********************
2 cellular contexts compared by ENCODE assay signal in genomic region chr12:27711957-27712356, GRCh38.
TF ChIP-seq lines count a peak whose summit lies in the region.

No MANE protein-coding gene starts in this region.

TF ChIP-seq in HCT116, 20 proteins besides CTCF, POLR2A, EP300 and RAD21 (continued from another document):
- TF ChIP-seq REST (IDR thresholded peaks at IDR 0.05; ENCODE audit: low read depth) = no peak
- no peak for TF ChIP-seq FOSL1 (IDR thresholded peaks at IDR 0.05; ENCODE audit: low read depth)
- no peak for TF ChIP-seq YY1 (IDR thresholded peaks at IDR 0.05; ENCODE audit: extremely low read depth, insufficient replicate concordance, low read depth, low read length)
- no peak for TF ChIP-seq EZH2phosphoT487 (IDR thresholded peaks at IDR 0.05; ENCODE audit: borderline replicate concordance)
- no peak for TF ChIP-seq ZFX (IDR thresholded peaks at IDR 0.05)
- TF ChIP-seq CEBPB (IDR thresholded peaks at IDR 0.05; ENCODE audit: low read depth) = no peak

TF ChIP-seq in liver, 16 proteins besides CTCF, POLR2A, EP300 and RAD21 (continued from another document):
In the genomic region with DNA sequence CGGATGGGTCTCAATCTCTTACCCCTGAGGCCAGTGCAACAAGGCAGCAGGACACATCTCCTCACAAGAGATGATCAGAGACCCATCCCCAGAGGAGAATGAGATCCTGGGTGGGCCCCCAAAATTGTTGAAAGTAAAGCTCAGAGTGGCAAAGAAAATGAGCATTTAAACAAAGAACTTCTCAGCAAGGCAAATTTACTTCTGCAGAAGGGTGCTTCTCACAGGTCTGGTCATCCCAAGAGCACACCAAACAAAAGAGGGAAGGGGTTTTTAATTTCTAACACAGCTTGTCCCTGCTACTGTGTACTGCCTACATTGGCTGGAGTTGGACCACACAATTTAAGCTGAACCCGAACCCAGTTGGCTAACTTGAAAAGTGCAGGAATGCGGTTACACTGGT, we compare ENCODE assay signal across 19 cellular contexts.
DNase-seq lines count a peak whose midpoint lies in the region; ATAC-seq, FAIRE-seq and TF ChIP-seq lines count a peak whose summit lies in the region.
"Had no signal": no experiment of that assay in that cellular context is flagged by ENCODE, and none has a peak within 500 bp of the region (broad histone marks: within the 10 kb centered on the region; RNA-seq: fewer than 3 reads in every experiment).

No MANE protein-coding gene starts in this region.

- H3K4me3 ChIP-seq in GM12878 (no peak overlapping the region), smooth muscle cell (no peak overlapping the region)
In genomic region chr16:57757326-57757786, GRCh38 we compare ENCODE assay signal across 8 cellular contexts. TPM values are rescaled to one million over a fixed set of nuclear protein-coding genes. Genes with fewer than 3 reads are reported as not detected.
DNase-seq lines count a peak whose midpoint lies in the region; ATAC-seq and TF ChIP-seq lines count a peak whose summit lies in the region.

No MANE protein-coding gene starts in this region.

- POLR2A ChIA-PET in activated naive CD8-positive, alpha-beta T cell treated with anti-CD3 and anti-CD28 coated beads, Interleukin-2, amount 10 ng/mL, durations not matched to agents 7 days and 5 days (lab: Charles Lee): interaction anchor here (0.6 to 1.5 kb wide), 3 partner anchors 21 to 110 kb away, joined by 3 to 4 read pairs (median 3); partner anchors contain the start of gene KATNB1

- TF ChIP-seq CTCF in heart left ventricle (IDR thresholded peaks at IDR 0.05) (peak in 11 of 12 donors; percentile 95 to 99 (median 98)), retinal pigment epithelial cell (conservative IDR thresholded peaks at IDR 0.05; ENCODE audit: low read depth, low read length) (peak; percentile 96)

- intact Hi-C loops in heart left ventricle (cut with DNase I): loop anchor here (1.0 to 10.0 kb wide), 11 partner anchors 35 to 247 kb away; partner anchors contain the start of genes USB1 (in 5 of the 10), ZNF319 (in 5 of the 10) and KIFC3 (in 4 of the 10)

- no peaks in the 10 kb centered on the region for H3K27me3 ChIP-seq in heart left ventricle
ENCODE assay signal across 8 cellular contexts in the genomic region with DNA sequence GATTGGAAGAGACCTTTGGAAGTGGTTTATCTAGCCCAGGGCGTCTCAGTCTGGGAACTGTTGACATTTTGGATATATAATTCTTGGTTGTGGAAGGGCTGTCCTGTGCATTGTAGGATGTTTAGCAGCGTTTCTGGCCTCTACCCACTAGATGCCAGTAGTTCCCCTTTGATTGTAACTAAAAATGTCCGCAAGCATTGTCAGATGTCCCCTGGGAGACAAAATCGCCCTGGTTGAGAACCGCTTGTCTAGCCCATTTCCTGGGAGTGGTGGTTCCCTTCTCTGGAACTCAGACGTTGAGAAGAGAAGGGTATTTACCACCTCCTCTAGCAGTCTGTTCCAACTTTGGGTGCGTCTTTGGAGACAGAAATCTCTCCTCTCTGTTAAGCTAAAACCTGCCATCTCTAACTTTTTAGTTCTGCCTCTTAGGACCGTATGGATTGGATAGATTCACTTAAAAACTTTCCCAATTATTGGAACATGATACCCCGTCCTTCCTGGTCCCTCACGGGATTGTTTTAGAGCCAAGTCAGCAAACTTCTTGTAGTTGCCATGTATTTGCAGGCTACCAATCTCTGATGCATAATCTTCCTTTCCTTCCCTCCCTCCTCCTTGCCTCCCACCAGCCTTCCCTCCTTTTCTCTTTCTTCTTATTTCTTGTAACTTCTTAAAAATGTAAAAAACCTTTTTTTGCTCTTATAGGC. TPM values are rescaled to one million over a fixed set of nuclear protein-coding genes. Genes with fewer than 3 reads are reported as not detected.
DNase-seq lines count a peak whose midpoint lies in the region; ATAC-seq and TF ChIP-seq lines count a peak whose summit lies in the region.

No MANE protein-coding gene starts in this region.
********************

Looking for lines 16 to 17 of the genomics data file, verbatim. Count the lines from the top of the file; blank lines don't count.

- H3K4me3 ChIP-seq in GM12878 (no peak overlapping the region), smooth muscle cell (no peak overlapping the region)
In genomic region chr16:57757326-57757786, GRCh38 we compare ENCODE assay signal across 8 cellular contexts. TPM values are rescaled to one million over a fixed set of nuclear protein-coding genes. Genes with fewer than 3 reads are reported as not detected.